They have over 1000 members. This organisation is divided up into regions that hold their own meetings throughout the year at varying intervals.
This association has over 1000 members, however approximately 900 reside in the UK.
They host an AGM on 9th May in London.
The IFA are currently seeking a petition to have the craft of Felting deemed a UNESCO cultural Heritage of Humanity.
They will be sending out a call in December to all their members for an England based exhibition in 2020.
This association is split into regions with a regional officer who organises meetings and workshops. I spoke with Mandy Nash the Regional officer for Wales. She told me that she has her region broken down further into more localised groups. She accomplished this by facilitating the local set up of groups but has no ongoing operational input.
These groups are self-funded however the IFA personal liability insurance extends to cover all members.
Mandy arranges 5 meetings per year where members can come together to work on their own projects and share information.
It appears most organisations do not meet up that regularly as distance/travel is a huge obstacle. The AGM seems to be the only time members will come together in most of the groups. They host at least one International workshop per year and focus on travelling to others.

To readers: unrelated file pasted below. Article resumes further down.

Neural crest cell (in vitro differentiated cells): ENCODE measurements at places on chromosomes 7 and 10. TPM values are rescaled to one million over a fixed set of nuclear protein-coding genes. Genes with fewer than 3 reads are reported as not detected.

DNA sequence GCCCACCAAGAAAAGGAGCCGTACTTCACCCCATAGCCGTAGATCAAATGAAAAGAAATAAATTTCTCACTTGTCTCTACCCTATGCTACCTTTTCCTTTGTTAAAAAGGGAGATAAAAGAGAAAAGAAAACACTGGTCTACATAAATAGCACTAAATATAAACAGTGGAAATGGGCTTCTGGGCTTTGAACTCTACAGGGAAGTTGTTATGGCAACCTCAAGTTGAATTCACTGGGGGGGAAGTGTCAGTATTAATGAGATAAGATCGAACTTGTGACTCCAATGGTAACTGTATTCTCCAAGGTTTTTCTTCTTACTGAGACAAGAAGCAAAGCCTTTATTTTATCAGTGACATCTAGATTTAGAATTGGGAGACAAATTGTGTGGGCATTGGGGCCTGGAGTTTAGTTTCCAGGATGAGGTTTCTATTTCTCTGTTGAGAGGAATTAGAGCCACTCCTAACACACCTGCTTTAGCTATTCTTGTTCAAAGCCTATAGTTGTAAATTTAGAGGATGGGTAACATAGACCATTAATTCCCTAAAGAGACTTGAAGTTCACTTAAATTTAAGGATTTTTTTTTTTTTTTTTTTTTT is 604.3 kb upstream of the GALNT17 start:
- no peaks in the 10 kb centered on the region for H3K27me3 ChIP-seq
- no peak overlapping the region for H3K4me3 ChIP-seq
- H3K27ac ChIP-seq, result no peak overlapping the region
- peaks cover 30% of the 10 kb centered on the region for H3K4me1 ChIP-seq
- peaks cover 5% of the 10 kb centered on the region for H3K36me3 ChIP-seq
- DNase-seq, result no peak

Quality in Felt making
This discussion began with the term
“Ancient craft – Contemporary textile”
We focused on ways to set standards and how to elevate felt as a textile in the consumer’s eye.
The IFAs agenda is to standardise felt making techniques for beginners. They have asked all organisations to develop and run detailed beginner workshops for members. Emphasising the importance of creating samples at the start of every workshop, to teach how to calculate weight and shrinkage, and to understand how different wools behave and interact.
They would also like standardised criteria/guidelines to be set for Tutors.